Quantcast
Latest Stories

DOJ to re-investigate cases vs 38 accused of joining Sabah incursion

By

Justice Secretary Leila De Lima. INQUIRER FILE PHOTO

MANILA, Philippines—Justice Secretary Leila De Lima said on Tuesday that she would designate a panel of prosecutors to re-investigate the case involving the 38 alleged members of the Sultanate of Sulu’s Royal Army Security Force who were intercepted by authorities off waters in Tawi-Tawi and who had allegedly taken part in the incursion in Sabah.

The re-investigation of the case filed two weeks ago against the 38 alleged followers of Sulu Sultan Jamalul Kiram was ordered on Monday, by the Tawi-Tawi Regional Trial Court Branch 5.

The accused, who are detained at a naval facility in Panglima Sugala, are facing cases of violation of Article 118 of the Revised Penal Code for Inciting to War and giving motives for reprisals, illegal possession of firearms and violation of the election gun ban.

Speaking to reporters, De Lima said that the court’s order for a re-investigation did not mean the government did not have a strong case against the 38 detainees.

“That’s (re-investigation) really a remedy provided under the Rules of Court…They were arrested without warrant and one remedy available to the accused is a re-investigation or preliminary investigation,” she said.

De Lima said upon the separate arrests of the 38 alleged followers, they were just subjected to an inquest and they did not have a chance to submit their evidence. A re-investigation of their case will give them a chance to do so, she added.

“So this is not an indication that the case against them is not strong but the respondents are just given fuller opportunity to present their side and for investigators, to further strengthen the case against them,” the justice secretary said.

The court ruled that the accused should be given the opportunity to answer the allegations filed against them.

The 38 accused have been intercepted in three separate incidents by the Philippine Navy and Philippine Coast Guard off the seas of Tawi-Tawi. They were the first batch of the RSF members to face charges in the Philippines following their incursion in Sabah over the Sultanate’s territorial claim.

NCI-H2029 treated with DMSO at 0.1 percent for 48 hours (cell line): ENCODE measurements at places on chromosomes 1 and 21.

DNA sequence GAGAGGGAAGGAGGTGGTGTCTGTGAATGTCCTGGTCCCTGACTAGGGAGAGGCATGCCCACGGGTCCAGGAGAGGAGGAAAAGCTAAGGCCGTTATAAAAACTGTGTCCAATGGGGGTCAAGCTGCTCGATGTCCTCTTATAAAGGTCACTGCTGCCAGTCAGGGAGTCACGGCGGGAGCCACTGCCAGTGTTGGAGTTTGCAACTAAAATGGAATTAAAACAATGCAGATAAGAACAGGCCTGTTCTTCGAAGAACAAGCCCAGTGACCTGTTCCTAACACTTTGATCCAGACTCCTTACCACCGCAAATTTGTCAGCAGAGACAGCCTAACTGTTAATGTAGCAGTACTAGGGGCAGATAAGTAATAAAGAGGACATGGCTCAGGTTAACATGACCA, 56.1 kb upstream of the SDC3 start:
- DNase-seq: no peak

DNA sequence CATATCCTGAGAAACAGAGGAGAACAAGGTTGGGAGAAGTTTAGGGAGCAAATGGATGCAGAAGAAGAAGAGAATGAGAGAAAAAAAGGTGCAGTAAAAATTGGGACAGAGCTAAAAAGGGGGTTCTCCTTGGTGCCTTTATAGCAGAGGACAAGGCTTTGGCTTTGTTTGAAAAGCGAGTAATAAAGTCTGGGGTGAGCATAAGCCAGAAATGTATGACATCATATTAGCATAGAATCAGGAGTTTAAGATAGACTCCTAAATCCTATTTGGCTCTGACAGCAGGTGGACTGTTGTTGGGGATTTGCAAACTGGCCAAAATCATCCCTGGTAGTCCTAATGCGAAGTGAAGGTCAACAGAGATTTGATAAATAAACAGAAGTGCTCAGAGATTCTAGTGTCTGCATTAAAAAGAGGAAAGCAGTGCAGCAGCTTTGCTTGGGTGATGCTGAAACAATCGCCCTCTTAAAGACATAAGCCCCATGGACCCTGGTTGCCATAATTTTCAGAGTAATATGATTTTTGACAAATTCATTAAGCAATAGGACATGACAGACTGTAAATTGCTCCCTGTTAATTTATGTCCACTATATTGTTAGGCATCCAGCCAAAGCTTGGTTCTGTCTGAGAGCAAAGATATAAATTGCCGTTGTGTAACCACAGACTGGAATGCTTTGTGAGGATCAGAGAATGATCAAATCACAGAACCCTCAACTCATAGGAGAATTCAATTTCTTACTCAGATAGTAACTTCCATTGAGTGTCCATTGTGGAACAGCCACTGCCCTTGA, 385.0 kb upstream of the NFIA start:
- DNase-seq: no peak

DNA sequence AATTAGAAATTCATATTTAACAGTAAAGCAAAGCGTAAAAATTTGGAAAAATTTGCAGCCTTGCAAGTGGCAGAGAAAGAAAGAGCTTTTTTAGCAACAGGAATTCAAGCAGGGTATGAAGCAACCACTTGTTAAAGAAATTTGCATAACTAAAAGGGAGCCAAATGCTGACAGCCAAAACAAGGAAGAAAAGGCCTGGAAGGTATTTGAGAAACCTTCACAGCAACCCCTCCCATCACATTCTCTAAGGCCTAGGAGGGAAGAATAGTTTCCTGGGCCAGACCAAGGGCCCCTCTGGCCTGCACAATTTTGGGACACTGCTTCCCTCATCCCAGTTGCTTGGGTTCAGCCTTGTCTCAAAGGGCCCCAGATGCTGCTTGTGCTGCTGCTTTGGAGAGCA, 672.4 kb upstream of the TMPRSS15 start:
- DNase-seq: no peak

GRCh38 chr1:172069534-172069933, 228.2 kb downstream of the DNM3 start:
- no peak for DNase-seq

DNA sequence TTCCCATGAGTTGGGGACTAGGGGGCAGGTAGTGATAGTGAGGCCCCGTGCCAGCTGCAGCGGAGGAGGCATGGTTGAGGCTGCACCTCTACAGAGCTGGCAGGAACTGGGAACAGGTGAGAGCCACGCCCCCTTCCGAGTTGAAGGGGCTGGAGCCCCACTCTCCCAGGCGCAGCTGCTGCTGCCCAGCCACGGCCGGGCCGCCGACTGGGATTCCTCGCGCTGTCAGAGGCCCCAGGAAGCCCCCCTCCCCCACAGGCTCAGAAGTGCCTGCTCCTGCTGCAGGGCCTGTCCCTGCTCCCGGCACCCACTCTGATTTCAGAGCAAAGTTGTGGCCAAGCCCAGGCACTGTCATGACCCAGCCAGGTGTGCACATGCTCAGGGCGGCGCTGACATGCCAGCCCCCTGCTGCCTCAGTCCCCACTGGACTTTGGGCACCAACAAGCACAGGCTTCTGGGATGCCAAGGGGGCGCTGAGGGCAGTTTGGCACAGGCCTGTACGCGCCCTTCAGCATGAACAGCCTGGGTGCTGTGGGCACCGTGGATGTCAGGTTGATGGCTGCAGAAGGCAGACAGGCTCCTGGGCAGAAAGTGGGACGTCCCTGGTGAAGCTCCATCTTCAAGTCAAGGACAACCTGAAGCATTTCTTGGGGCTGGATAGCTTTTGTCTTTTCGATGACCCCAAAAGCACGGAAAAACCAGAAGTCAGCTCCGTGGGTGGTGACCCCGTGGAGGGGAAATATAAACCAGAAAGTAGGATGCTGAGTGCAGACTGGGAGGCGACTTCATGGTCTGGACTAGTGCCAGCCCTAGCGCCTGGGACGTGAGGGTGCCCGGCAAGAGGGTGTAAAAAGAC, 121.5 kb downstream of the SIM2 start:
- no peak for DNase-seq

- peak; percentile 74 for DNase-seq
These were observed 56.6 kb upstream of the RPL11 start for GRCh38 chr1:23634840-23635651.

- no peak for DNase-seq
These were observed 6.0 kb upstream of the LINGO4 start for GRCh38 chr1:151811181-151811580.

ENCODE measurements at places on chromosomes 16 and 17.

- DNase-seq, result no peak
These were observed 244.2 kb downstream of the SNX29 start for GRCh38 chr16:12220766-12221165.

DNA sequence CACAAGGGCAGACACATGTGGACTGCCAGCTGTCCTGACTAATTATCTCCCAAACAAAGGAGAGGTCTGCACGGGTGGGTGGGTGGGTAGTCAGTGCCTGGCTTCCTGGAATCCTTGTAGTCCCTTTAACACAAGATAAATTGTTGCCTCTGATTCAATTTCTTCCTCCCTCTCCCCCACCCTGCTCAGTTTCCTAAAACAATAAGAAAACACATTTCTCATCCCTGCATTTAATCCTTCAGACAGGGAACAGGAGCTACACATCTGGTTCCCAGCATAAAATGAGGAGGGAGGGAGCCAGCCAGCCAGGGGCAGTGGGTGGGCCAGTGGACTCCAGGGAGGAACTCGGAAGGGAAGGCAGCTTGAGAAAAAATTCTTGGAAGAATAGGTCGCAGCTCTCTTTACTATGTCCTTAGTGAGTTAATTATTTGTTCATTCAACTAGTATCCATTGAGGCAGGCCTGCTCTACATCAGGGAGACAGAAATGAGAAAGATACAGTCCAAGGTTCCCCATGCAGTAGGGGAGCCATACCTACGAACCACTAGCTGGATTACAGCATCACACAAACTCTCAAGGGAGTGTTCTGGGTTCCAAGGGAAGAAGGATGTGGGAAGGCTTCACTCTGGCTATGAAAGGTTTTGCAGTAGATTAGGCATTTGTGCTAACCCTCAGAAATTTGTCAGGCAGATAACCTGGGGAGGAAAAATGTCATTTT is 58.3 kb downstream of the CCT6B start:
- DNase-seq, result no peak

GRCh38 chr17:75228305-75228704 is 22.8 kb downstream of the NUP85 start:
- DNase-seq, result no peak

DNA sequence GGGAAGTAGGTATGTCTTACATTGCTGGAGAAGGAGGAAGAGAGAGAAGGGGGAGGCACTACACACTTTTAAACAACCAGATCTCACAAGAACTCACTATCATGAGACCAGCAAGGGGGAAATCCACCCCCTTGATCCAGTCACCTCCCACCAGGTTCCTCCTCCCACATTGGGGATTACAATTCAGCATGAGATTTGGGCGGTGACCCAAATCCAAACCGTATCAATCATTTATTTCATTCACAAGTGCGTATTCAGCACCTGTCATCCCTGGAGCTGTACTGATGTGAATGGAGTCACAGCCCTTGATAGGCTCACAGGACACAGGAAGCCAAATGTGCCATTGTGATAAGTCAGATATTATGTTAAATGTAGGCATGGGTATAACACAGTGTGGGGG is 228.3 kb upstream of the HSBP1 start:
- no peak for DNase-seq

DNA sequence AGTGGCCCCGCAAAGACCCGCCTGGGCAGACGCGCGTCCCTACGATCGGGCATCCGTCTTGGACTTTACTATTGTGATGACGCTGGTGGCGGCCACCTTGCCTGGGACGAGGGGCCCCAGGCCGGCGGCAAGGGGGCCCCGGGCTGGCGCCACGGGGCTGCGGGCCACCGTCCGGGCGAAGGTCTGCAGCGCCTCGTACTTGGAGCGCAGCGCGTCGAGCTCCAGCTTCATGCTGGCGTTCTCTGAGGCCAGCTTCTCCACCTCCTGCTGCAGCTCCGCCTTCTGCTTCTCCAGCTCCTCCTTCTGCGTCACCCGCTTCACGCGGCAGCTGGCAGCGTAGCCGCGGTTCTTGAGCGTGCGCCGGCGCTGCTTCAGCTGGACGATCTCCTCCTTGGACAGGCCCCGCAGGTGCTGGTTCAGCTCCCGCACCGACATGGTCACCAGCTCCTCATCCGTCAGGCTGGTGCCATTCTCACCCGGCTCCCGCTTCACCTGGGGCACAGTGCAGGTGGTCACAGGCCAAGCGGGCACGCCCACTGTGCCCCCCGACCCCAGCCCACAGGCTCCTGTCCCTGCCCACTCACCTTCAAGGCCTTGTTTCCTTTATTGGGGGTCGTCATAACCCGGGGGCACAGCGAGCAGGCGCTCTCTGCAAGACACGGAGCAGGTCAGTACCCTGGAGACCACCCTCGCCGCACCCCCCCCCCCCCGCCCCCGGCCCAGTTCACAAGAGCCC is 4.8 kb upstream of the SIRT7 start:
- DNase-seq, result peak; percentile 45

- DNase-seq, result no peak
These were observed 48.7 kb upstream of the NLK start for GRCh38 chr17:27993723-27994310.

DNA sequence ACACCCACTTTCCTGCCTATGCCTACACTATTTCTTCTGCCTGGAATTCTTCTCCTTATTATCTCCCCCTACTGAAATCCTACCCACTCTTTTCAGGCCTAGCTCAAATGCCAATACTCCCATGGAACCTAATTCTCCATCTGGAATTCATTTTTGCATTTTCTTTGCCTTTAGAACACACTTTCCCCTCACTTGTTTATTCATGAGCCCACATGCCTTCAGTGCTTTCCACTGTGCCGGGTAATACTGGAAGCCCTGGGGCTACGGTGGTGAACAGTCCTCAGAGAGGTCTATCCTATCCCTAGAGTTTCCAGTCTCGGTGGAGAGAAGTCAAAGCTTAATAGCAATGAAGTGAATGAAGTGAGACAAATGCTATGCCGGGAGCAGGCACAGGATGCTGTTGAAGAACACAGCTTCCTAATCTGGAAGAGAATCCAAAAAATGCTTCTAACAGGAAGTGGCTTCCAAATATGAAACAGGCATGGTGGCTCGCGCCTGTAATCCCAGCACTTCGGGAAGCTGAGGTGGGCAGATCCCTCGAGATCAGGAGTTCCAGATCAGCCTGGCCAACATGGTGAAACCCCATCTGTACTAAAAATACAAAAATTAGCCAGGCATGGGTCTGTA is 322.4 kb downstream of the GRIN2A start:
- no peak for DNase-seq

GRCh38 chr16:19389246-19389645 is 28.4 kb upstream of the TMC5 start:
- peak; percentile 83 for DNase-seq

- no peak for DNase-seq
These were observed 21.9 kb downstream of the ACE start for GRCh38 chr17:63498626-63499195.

Follow Us


Follow us on Facebook Follow on Twitter Follow on Twitter


Recent Stories:

Complete stories on our Digital Edition newsstand for tablets, netbooks and mobile phones; 14-issue free trial. About to step out? Get breaking alerts on your mobile.phone. Text ON INQ BREAKING to 4467, for Globe, Smart and Sun subscribers in the Philippines.

Tags: Armed conflict , Crime , Department of Justice , Global Nation , Justice , Law , Leila de Lima , Malaysia , Philippines , Sabah , sabah conflict

  • disqusted0fu

    Since the Selective Justice Secretary Leila de Lima was assigned to her post, the DOJ has not accomplished anything. She claims to do this and that but we never see concrete results from what she says they are doing. The only thing that is evident from them is how selective they apply justice these days.

  • wakats

    Another legal setback by de lima – and counting. Are there no knowledgeable lawyers in the DOJ who can advise the secretary about the due process of law as mandated in the Constitution???

    Are the 38 Muslims really followers of the Sultan of Sulu or just refugees fleeing the turmoil in Sabah????



Copyright © 2014, .
To subscribe to the Philippine Daily Inquirer newspaper in the Philippines, call +63 2 896-6000 for Metro Manila and Metro Cebu or email your subscription request here.
Factual errors? Contact the Philippine Daily Inquirer's day desk. Believe this article violates journalistic ethics? Contact the Inquirer's Reader's Advocate. Or write The Readers' Advocate:
c/o Philippine Daily Inquirer Chino Roces Avenue corner Yague and Mascardo Streets, Makati City, Metro Manila, Philippines Or fax nos. +63 2 8974793 to 94
Advertisement
Advertisement

News

  • Man wins half marathon, dies in Argentina
  • Clouds to bring slight relief from summer heat
  • Canadians rally to legalize marijuana
  • S. Korea ferry transcript reveals evacuation panic
  • Obama, family cause a small stir at Easter service
  • Sports

  • Reigning champs Miami open playoffs with win
  • Spurs subdue Mavericks in playoff opener
  • Wawrinka beats Federer to win Monte Carlo Masters
  • Ageless Hopkins pitches 50-50 Mayweather deal
  • Goodbye MGM, Las Vegas for Pacquiao?
  • Lifestyle

  • Miss America: Don’t suspend teen over prom invite
  • Transitions and resurrection in the performing arts
  • ‘Archaeology tour’ of Cebu’s heritage of faith
  • Historic Fort Bonifacio tunnel converted into a septic tank
  • ‘Imports’ from London, and play of the year
  • Entertainment

  • ‘Captain America’ stays strong atop US box office
  • Easter musings
  • Solenn in shorts
  • Unmerry mix of attention-calling moves on ‘Mini-Me’ TV tilts
  • Persistence pays off for The 1975
  • Business

  • BDO seen keen on bidding for Cocobank
  • Bataan freeport investment pledges up 1,302%
  • Golden Week
  • Bourse to woo Cebu stock mart investors
  • Supper power
  • Technology

  • Nasa’s moon-orbiting robot crashes down
  • Netizens pay respects to Gabriel Garcia Marquez
  • Nokia recalls 30,000 chargers for Lumia 2520 tablet
  • Facebook rolls out ‘nearby friends’ feature
  • Netizens seethe over Aquino’s ‘sacrifice’ message
  • Opinion

  • Gigi’s home
  • Palace stonewalls on MRT inquiry
  • Couple of things too
  • There is plenty of water behind Wawa Dam
  • Triduum thoughts of a young boy
  • Global Nation

  • Search for Etihad passengers launched
  • Japan presents $57-B ‘dream plan’ to solve Metro congestion
  • Tim Tebow’s charity hospital in Davao seen to open in 7 months
  • OFW died of Mers-CoV in Saudi Arabia, says family
  • Aquino, Obama to tackle US pivot to Asia during state visit
  • Marketplace